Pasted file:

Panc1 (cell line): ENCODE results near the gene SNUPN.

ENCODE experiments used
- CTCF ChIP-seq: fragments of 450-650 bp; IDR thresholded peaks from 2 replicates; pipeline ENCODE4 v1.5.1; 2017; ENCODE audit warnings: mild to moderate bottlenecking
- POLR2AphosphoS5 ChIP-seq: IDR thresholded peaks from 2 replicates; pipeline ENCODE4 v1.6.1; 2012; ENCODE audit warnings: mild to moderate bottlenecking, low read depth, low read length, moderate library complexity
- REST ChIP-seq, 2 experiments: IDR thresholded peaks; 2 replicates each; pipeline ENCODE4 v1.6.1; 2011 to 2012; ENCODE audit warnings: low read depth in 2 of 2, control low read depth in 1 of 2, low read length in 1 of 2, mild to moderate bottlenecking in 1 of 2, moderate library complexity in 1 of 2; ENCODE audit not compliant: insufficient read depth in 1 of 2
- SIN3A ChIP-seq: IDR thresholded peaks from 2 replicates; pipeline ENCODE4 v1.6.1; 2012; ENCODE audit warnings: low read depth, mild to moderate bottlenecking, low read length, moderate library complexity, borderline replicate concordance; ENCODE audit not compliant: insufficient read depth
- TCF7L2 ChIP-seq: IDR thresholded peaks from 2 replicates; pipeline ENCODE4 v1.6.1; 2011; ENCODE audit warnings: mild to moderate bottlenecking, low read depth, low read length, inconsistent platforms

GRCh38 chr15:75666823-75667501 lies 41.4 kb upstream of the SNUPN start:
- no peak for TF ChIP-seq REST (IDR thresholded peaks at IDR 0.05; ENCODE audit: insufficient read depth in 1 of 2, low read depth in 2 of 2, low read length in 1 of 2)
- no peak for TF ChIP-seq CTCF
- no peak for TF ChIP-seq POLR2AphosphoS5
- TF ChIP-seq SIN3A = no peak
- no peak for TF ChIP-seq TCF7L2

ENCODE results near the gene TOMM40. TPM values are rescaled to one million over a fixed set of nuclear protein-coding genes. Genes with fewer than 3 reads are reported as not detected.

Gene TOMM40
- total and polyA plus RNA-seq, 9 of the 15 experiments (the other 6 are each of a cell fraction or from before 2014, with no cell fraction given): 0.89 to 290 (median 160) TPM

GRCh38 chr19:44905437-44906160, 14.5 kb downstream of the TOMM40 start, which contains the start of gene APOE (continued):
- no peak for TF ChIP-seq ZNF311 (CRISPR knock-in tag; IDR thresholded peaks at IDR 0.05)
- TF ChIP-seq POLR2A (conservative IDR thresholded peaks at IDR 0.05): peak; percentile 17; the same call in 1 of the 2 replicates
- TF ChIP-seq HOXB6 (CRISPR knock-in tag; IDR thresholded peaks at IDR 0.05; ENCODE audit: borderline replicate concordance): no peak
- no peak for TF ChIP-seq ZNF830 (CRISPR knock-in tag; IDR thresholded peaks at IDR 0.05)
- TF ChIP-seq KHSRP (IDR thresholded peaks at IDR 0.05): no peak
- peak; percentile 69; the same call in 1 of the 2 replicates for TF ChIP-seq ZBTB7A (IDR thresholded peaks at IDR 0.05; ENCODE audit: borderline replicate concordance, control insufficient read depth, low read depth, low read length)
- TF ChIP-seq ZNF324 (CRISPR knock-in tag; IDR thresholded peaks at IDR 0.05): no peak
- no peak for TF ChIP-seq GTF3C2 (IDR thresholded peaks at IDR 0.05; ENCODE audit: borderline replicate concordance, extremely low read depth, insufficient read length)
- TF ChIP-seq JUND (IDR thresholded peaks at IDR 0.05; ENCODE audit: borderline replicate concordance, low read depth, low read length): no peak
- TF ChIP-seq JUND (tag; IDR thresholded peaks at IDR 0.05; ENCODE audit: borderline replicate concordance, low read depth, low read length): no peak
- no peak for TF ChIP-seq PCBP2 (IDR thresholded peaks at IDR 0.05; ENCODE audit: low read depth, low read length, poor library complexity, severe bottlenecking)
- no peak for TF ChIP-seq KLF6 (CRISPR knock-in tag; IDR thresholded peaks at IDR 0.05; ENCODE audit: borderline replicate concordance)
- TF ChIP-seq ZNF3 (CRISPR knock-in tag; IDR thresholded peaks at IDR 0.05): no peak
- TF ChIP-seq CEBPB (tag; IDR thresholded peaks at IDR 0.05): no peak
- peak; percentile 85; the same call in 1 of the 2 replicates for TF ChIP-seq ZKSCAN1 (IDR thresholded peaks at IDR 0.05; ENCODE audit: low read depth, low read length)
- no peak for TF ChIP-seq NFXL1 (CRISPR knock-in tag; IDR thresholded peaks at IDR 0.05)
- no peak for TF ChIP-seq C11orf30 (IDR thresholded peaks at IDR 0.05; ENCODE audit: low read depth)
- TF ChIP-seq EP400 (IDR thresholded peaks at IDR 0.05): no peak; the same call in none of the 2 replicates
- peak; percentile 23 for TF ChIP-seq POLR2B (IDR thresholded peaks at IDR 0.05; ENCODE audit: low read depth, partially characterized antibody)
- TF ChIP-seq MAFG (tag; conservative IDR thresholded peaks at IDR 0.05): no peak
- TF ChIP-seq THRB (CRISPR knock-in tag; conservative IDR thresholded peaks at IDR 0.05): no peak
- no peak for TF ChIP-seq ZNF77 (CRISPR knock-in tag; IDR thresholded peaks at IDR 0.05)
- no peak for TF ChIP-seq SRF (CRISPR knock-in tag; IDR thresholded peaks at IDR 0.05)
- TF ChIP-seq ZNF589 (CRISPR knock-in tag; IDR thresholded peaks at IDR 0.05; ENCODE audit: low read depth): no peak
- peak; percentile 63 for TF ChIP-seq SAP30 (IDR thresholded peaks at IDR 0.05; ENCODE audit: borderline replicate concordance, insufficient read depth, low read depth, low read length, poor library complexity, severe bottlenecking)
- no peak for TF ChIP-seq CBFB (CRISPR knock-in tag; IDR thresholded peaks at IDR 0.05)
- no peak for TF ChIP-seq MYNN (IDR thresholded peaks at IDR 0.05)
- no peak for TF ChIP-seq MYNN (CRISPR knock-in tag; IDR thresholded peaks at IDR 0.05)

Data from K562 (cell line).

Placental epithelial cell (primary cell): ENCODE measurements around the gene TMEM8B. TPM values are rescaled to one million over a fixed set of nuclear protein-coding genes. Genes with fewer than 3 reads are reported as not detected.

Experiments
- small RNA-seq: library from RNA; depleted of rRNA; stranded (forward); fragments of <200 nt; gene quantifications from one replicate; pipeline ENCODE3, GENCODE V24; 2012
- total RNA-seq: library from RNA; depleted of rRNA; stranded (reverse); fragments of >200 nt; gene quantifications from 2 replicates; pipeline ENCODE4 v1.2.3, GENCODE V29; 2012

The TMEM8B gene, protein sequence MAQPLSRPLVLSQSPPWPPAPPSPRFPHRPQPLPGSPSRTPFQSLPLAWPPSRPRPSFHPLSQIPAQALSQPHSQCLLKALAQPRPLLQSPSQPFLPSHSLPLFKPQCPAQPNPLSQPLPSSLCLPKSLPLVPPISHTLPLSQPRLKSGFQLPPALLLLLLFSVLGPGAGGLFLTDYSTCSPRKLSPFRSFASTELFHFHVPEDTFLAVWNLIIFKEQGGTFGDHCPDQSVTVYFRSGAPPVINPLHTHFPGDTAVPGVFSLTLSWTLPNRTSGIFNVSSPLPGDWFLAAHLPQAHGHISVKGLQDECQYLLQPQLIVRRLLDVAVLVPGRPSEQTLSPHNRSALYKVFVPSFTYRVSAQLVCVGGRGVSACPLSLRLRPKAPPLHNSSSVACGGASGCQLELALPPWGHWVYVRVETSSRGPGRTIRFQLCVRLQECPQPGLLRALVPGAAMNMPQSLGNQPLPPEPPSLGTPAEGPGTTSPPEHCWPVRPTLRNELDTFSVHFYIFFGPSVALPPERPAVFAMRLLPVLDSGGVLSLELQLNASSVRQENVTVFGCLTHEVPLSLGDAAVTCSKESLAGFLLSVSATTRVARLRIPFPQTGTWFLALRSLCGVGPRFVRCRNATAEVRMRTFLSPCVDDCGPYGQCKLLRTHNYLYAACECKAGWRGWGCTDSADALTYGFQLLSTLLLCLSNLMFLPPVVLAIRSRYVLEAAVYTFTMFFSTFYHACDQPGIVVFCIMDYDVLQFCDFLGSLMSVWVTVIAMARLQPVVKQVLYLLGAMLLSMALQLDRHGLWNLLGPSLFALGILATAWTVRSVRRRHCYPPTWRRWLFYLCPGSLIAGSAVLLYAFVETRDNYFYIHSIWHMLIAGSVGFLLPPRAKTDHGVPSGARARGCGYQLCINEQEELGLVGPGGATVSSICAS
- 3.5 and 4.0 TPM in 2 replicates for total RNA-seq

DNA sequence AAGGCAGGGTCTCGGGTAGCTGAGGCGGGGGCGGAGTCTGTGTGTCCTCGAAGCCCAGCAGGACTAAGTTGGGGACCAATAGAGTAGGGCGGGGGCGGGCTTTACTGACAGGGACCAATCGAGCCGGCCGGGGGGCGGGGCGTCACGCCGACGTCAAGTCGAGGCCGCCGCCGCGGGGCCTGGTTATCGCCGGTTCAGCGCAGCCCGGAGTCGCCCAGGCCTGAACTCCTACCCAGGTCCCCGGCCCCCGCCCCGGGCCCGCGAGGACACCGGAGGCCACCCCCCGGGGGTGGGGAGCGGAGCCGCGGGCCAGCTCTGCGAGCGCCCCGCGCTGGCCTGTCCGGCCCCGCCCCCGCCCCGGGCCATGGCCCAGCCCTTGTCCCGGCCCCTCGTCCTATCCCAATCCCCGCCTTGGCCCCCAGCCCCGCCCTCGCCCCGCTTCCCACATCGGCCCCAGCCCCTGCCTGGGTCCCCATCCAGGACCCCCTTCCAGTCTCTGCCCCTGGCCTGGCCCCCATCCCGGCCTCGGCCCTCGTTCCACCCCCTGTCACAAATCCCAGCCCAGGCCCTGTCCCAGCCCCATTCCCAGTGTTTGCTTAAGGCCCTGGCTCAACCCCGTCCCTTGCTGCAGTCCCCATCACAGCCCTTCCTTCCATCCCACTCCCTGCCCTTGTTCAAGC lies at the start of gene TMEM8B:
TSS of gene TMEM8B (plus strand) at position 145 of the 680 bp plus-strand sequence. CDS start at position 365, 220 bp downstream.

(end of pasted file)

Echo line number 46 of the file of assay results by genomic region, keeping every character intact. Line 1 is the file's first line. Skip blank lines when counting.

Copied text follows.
Data from K562 (cell line).